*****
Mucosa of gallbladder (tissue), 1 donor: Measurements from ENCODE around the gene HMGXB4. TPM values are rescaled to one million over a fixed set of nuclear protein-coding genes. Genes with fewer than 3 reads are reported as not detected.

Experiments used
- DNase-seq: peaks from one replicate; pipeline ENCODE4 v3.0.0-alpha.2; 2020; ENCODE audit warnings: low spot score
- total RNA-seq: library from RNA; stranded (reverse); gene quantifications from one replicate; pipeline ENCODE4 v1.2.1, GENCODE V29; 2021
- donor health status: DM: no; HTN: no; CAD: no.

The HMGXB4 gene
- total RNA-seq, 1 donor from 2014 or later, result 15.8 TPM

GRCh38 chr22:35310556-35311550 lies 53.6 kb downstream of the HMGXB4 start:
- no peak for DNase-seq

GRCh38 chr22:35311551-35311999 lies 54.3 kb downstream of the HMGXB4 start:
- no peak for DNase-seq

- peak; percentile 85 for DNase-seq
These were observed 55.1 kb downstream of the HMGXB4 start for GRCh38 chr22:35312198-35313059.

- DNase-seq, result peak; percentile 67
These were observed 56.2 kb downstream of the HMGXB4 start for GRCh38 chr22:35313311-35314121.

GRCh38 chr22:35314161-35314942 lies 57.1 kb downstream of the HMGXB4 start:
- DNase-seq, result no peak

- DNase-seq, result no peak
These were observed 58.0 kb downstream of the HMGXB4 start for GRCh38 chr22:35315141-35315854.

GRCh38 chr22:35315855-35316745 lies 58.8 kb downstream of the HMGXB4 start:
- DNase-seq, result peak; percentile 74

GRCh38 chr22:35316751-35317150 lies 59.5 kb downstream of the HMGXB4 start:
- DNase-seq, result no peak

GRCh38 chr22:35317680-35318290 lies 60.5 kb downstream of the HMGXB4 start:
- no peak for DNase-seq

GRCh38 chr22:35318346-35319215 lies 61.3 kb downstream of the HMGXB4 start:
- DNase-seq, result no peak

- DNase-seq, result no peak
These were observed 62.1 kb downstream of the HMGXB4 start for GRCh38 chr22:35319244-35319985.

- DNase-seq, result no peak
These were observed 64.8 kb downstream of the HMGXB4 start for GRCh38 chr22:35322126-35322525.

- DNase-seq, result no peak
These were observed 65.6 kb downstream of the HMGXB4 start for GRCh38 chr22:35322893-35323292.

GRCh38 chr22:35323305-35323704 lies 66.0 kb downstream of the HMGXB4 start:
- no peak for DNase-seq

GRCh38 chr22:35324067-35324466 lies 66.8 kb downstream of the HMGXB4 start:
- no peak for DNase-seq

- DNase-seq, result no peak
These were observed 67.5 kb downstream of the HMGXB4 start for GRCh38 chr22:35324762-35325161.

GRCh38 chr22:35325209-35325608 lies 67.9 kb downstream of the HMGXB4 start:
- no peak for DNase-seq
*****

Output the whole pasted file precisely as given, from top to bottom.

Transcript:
Mucosa of gallbladder (tissue), 1 donor: Measurements from ENCODE around the gene HMGXB4. TPM values are rescaled to one million over a fixed set of nuclear protein-coding genes. Genes with fewer than 3 reads are reported as not detected.

Experiments used
- DNase-seq: peaks from one replicate; pipeline ENCODE4 v3.0.0-alpha.2; 2020; ENCODE audit warnings: low spot score
- total RNA-seq: library from RNA; stranded (reverse); gene quantifications from one replicate; pipeline ENCODE4 v1.2.1, GENCODE V29; 2021
- donor health status: DM: no; HTN: no; CAD: no.

The HMGXB4 gene
- total RNA-seq, 1 donor from 2014 or later, result 15.8 TPM

GRCh38 chr22:35310556-35311550 lies 53.6 kb downstream of the HMGXB4 start:
- no peak for DNase-seq

GRCh38 chr22:35311551-35311999 lies 54.3 kb downstream of the HMGXB4 start:
- no peak for DNase-seq

- peak; percentile 85 for DNase-seq
These were observed 55.1 kb downstream of the HMGXB4 start for GRCh38 chr22:35312198-35313059.

- DNase-seq, result peak; percentile 67
These were observed 56.2 kb downstream of the HMGXB4 start for GRCh38 chr22:35313311-35314121.

GRCh38 chr22:35314161-35314942 lies 57.1 kb downstream of the HMGXB4 start:
- DNase-seq, result no peak

- DNase-seq, result no peak
These were observed 58.0 kb downstream of the HMGXB4 start for GRCh38 chr22:35315141-35315854.

GRCh38 chr22:35315855-35316745 lies 58.8 kb downstream of the HMGXB4 start:
- DNase-seq, result peak; percentile 74

GRCh38 chr22:35316751-35317150 lies 59.5 kb downstream of the HMGXB4 start:
- DNase-seq, result no peak

GRCh38 chr22:35317680-35318290 lies 60.5 kb downstream of the HMGXB4 start:
- no peak for DNase-seq

GRCh38 chr22:35318346-35319215 lies 61.3 kb downstream of the HMGXB4 start:
- DNase-seq, result no peak

- DNase-seq, result no peak
These were observed 62.1 kb downstream of the HMGXB4 start for GRCh38 chr22:35319244-35319985.

- DNase-seq, result no peak
These were observed 64.8 kb downstream of the HMGXB4 start for GRCh38 chr22:35322126-35322525.

- DNase-seq, result no peak
These were observed 65.6 kb downstream of the HMGXB4 start for GRCh38 chr22:35322893-35323292.

GRCh38 chr22:35323305-35323704 lies 66.0 kb downstream of the HMGXB4 start:
- no peak for DNase-seq

GRCh38 chr22:35324067-35324466 lies 66.8 kb downstream of the HMGXB4 start:
- no peak for DNase-seq

- DNase-seq, result no peak
These were observed 67.5 kb downstream of the HMGXB4 start for GRCh38 chr22:35324762-35325161.

GRCh38 chr22:35325209-35325608 lies 67.9 kb downstream of the HMGXB4 start:
- no peak for DNase-seq